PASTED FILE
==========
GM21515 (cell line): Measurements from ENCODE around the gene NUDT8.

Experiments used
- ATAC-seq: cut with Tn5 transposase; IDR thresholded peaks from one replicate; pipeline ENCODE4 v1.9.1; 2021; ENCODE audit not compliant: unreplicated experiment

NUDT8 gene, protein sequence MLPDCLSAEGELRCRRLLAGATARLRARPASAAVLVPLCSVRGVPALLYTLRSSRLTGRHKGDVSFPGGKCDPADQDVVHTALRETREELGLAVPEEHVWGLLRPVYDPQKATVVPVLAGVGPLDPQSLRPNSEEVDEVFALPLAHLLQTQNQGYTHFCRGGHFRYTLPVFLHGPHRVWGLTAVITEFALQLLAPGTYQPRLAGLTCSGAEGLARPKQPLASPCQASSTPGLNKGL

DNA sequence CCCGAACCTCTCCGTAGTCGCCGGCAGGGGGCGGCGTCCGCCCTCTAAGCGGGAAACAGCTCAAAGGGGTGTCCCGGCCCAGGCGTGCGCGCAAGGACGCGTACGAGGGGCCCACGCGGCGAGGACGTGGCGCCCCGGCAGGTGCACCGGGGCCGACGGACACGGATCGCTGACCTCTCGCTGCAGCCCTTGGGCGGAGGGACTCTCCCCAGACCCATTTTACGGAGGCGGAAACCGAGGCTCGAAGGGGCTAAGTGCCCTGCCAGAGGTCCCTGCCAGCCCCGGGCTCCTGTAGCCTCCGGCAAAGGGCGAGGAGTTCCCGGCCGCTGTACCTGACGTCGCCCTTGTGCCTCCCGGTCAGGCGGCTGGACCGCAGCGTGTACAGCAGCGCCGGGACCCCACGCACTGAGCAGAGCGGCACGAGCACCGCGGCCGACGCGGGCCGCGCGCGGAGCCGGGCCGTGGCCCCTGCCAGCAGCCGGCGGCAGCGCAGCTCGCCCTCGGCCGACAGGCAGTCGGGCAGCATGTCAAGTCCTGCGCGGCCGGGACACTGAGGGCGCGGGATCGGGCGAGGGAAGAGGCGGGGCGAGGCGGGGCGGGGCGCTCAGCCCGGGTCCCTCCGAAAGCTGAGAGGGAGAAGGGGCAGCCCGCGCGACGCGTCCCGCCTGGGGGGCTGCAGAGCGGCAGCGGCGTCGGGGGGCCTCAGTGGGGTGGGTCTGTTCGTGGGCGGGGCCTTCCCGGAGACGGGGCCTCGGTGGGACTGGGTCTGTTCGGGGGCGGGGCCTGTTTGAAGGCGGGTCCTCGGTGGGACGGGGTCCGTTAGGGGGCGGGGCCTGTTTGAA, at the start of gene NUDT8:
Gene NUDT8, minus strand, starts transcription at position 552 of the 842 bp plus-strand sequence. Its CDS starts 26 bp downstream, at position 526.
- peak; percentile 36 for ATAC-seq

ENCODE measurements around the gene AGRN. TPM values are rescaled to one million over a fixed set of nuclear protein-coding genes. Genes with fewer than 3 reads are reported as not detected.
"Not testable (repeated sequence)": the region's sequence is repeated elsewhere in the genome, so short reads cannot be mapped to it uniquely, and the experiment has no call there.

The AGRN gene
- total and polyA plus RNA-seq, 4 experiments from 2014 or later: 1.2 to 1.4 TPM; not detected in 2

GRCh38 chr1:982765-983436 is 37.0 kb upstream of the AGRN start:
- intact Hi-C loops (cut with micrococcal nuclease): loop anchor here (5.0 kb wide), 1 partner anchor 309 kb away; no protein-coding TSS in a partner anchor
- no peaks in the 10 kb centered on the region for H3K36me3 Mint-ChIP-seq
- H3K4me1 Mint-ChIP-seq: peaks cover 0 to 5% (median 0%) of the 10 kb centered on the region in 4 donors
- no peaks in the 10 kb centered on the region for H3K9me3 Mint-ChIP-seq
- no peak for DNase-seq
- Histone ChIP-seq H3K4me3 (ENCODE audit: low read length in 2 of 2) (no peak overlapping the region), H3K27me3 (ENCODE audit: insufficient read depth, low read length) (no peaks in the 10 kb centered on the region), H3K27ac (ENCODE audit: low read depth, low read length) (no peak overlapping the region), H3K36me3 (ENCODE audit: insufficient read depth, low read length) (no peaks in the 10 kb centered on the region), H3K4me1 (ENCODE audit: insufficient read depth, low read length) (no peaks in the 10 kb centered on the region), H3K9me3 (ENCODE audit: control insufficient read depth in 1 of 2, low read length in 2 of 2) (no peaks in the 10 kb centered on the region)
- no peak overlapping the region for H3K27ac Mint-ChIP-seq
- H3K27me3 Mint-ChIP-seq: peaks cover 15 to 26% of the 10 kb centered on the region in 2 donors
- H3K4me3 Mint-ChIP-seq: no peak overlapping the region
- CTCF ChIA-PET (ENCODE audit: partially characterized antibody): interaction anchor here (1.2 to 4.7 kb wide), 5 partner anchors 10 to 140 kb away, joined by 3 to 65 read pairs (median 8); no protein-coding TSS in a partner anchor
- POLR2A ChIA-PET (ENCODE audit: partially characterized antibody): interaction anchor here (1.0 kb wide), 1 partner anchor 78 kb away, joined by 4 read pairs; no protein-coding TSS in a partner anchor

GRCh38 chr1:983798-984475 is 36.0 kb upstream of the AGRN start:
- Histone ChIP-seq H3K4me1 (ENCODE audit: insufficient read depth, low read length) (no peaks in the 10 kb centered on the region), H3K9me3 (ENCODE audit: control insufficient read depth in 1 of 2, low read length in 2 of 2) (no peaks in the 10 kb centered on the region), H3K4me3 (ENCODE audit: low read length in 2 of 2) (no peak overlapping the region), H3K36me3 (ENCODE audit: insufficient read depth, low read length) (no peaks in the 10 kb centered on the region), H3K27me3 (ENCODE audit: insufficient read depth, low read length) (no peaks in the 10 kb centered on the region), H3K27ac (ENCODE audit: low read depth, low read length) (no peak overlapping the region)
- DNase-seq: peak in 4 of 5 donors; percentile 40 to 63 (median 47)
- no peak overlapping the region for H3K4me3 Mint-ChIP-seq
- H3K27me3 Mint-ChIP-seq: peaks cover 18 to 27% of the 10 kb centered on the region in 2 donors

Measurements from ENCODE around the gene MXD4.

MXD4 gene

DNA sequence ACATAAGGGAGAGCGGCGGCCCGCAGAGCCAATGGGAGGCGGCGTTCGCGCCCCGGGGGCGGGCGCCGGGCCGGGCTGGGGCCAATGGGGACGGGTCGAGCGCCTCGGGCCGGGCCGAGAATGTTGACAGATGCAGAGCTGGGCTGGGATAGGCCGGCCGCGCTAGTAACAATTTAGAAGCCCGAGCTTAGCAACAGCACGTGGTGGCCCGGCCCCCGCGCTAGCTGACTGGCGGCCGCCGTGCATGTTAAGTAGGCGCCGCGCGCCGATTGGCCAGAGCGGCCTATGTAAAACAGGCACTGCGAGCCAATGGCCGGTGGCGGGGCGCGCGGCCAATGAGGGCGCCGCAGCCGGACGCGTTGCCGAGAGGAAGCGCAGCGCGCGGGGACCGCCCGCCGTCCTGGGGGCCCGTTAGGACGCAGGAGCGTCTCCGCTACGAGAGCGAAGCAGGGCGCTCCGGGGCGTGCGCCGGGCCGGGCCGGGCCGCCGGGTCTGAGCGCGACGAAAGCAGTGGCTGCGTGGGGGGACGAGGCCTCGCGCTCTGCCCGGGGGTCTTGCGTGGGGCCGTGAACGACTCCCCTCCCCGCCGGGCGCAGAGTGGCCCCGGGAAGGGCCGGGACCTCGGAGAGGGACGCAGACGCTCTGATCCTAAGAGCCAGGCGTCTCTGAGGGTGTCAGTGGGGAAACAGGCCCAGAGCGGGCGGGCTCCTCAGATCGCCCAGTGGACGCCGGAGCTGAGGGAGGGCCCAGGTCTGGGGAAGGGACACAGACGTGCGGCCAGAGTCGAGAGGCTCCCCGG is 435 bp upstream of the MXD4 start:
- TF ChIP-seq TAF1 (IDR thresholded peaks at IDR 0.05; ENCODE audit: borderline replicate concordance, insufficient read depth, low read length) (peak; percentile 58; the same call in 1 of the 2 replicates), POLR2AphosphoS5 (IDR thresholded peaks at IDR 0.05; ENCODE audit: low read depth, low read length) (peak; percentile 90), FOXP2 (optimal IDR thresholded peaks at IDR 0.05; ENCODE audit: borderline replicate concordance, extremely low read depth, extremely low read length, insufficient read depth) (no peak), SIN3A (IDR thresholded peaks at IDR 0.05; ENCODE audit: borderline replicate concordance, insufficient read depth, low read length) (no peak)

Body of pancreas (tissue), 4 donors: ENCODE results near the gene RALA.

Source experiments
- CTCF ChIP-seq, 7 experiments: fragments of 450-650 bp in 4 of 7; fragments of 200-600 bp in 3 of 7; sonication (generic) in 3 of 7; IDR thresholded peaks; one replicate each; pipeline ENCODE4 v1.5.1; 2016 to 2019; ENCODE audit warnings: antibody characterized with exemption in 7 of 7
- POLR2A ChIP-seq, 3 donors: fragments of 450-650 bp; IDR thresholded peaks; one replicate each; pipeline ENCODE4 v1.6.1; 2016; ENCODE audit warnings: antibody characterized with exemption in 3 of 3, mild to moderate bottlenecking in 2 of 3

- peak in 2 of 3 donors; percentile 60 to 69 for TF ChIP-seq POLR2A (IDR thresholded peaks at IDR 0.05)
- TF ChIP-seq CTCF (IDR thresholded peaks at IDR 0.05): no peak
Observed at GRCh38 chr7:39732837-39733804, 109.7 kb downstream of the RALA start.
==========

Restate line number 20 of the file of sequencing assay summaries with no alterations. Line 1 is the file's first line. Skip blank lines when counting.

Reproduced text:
- H3K27me3 Mint-ChIP-seq: peaks cover 15 to 26% of the 10 kb centered on the region in 2 donors